We all walk ancientrails. Welcome to the journey.

Who

Villa Maria 2014“Many Buddhists understand the round of birth-and-death quite literally as a process of reincarnation, wherein the karma which shapes the individual does so again and again in life after life until, through insight and awakening, it is laid to rest. But in Zen, and in other schools of the Mahayana, it is often taken in a more figurative way, as that the process of rebirth is from moment to moment, so that one is being reborn so long as one identifies himself with a continuing ego which reincarnates itself afresh at each moment of time.”      Alan Watts

“Through the years, a man peoples a space with images of provinces, kingdoms, mountains, bays, ships, islands, fishes, rooms, tools, stars, horses and people. Shortly before his death, he discovers that the patient labyrinth of lines traces the image of his own face.” – Jorge Luis Borges

Ancientrails began as an activity to fill time while my right leg healed from the insults of Achilles tendon repair surgery.  That was in February of 2005.  Since then, it has grown slowly, a word here, a word there until thousands of entries have built up, short comments and long ones, intelligent and impassioned, silly and contentious.

In truth I have no idea why I do this save for the therapeutic value of writing.  That is, it fills a need I have to say my piece, much like my newspaper editor father did for years in his column, SmallTown, USA.

As I’ve thought about ancientrails, a happy accident of a title, they have become evident in all parts of our lives.  Here are a few:  love, child rearing, politics, gadgets, history, gardening, bee keeping, making money, building a strong body and a strong mind.  I think of ancientrails as those long standing, if not always universal, paths that lead us where we think we want to go.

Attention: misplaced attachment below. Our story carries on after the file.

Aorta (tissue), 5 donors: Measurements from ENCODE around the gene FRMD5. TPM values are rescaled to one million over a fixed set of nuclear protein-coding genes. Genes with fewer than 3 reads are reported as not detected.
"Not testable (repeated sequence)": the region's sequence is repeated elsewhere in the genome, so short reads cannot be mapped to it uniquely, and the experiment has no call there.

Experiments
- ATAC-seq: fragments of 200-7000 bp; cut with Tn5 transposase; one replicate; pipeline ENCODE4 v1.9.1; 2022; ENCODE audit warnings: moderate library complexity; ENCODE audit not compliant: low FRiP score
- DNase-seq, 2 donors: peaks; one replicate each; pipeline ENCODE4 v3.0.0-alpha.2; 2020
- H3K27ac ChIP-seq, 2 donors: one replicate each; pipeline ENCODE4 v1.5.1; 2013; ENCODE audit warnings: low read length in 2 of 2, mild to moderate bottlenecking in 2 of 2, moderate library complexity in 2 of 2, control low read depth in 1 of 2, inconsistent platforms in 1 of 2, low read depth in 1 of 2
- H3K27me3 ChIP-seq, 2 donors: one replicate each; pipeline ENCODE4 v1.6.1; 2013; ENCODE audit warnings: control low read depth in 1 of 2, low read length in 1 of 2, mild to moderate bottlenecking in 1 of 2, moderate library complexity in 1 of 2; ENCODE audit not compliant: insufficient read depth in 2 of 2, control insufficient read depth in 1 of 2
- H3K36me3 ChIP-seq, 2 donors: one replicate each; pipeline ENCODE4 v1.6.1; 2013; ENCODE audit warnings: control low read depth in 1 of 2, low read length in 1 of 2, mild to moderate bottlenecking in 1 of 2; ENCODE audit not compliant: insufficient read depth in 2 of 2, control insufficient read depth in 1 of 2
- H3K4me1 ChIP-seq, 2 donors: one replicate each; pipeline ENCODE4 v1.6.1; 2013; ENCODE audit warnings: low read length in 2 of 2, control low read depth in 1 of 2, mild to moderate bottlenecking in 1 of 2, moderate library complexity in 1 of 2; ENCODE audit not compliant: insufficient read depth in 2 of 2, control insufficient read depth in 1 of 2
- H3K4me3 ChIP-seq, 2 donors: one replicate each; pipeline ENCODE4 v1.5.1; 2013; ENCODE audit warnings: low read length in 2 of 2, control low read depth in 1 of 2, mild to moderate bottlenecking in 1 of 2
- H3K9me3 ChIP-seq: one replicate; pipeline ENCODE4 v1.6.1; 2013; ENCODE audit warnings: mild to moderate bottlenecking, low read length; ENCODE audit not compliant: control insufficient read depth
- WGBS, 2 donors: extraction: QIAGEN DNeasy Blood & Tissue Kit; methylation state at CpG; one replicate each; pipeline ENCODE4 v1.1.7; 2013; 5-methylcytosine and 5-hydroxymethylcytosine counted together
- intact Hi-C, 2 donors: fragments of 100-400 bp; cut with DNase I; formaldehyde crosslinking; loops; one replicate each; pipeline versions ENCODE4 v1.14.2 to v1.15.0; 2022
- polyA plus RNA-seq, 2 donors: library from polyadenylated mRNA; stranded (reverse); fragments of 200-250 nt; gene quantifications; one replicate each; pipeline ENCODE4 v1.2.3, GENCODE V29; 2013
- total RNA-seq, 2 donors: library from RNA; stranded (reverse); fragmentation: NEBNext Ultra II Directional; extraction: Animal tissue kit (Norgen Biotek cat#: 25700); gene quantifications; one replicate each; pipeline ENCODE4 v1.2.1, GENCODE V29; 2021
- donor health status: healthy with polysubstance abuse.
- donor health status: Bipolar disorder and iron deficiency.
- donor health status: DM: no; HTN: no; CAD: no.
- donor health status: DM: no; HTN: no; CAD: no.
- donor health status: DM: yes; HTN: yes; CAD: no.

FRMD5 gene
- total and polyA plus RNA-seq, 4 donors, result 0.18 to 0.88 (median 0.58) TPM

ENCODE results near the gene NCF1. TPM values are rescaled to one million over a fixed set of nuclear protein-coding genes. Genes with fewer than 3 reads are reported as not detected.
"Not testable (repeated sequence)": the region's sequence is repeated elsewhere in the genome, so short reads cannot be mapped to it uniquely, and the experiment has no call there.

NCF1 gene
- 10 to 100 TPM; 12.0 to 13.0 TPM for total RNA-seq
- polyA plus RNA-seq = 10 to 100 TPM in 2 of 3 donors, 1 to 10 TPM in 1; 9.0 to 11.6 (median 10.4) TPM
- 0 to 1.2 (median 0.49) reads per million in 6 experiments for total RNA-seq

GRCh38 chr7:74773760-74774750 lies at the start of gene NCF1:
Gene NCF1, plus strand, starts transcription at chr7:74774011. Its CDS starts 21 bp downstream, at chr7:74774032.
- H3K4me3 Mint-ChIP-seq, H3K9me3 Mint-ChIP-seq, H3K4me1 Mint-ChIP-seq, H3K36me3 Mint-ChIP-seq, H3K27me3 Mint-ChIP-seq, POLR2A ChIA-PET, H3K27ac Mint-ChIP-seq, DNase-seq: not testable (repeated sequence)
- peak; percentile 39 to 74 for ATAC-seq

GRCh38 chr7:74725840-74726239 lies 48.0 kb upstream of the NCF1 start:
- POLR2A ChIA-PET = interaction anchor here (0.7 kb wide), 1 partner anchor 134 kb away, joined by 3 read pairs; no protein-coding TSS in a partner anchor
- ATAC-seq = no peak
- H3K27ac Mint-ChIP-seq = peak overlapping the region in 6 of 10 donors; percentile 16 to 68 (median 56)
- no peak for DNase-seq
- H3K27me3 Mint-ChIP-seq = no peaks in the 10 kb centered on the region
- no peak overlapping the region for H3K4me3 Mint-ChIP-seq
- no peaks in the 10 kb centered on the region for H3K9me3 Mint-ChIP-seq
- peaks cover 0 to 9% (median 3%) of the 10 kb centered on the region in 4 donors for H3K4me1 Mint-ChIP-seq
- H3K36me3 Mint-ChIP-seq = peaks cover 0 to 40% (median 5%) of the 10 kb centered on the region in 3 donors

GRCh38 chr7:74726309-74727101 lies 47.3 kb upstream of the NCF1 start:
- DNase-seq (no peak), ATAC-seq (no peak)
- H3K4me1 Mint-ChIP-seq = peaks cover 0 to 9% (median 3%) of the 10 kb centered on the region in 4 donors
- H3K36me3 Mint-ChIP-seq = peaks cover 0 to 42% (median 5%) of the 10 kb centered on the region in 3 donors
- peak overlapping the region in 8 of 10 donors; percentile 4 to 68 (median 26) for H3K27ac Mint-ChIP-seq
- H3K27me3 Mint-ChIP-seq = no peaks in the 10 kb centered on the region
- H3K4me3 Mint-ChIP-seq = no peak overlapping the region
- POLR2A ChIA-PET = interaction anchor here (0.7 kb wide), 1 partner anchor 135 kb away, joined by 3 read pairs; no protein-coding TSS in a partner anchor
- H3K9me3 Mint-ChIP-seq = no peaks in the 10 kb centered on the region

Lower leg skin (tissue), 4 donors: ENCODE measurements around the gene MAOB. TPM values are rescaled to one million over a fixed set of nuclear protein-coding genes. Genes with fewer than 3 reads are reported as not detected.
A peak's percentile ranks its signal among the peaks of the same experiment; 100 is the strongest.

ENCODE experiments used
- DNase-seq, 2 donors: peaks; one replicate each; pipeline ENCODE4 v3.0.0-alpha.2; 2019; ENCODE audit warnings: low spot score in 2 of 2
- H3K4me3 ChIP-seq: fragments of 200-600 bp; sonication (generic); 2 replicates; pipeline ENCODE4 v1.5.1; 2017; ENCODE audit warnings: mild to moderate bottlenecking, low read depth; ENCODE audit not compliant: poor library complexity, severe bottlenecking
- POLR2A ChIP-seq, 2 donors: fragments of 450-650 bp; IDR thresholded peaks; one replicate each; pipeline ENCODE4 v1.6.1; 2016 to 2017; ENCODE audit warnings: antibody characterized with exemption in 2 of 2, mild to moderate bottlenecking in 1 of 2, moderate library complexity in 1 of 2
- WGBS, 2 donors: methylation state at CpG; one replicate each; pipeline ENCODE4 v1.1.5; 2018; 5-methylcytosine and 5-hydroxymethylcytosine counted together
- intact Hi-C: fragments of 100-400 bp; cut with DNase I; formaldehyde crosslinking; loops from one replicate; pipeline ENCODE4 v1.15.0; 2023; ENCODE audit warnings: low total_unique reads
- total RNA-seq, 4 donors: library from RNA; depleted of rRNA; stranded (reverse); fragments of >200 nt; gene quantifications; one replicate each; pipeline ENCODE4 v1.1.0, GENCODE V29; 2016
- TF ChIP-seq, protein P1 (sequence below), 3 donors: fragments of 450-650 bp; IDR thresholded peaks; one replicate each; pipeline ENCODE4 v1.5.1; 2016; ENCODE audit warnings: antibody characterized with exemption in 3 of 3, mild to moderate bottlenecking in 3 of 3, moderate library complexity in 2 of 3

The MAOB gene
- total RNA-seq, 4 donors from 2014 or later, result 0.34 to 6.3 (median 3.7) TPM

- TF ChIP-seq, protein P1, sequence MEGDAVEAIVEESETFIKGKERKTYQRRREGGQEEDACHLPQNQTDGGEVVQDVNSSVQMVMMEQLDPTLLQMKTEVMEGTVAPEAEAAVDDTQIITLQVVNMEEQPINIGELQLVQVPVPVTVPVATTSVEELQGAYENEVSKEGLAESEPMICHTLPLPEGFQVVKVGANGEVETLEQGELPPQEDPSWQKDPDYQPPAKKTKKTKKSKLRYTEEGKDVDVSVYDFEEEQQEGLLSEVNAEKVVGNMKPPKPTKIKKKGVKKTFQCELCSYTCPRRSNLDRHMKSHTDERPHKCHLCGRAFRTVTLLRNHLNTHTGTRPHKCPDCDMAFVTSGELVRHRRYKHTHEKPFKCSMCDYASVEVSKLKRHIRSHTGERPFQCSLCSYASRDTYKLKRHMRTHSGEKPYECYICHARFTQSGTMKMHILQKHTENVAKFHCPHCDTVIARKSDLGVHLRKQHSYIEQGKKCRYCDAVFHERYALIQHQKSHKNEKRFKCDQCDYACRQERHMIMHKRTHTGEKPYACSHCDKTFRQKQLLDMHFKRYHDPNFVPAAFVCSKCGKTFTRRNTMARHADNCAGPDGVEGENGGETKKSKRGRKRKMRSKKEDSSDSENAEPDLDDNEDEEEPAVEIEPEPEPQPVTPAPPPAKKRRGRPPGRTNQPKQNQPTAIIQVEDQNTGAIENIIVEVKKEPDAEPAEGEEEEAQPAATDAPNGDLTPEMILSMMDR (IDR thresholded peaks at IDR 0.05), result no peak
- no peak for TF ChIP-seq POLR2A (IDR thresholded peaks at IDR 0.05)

You’re on several ancientrails right now.  I don’t know what yours are, but I can identify a few of mine:  skeptical seeking, fighting for my beliefs in the arena of power, love (Kate), love (children and grandchildren), love (dogs), friendship (Woolly Mammoths, docents), beauty, self expression, tending to the vegetative world, bee-keeping, canine companion, traveler.

By naming these ancientrails I specifically say they are not unique to me.  They are trails laid down long ago by other humans in other places and with much different particular content.  But the trails are the same.

Francis Bacon in his Novum Organum offers a metaphor for the empirical method, which he championed.  If you are on a path, he says, and it is the wrong path, the faster you move the faster you move away from your goal.  The right path, no matter how slowly you proceed, will get you to your destination.

Choosing the ancientrails on which you travel may be the most important decisions of your life.  Welcome to the journey.

8 Comments

  1. March 30, 2013    

    Fantastic blog. Have enjoyed reading your thoughts and wisdom. I’ll be back to read more. We share many of the same interests and opinions. Thank you

  2. Kathy Donahue's Gravatar Kathy Donahue
    May 28, 2013    

    I was born in Alexandria in 1954 and lived there until I graduated high school in 1972…..great blog and memories, thanks!

  3. Julie Zink Kaplan's Gravatar Julie Zink Kaplan
    May 29, 2013    

    Charles–I am so excited to be introduced to your blog. Your dad worked with/for my dad, Bud Zink, back in the day, and I loved his column. He also wrote the most moving and beautiful obituary of my dad when he passed in 1993. I have such fond memories of your dad–he was the quintessential newsman, with his short-sleeved button-down and his glasses on the end of his nose. I am happy to see that you’ve inherited his gift for writing and are sharing it with the world. Much luck to you!

  4. Mary's Gravatar Mary
    May 30, 2013    

    HI Julie Zink!- great to hear from you- I knew your parents well & your Dad also wrote a beautiful memorial tribute to our mother Trudy Ellis which is in a frame on my desk in Singapore! all the best to you too.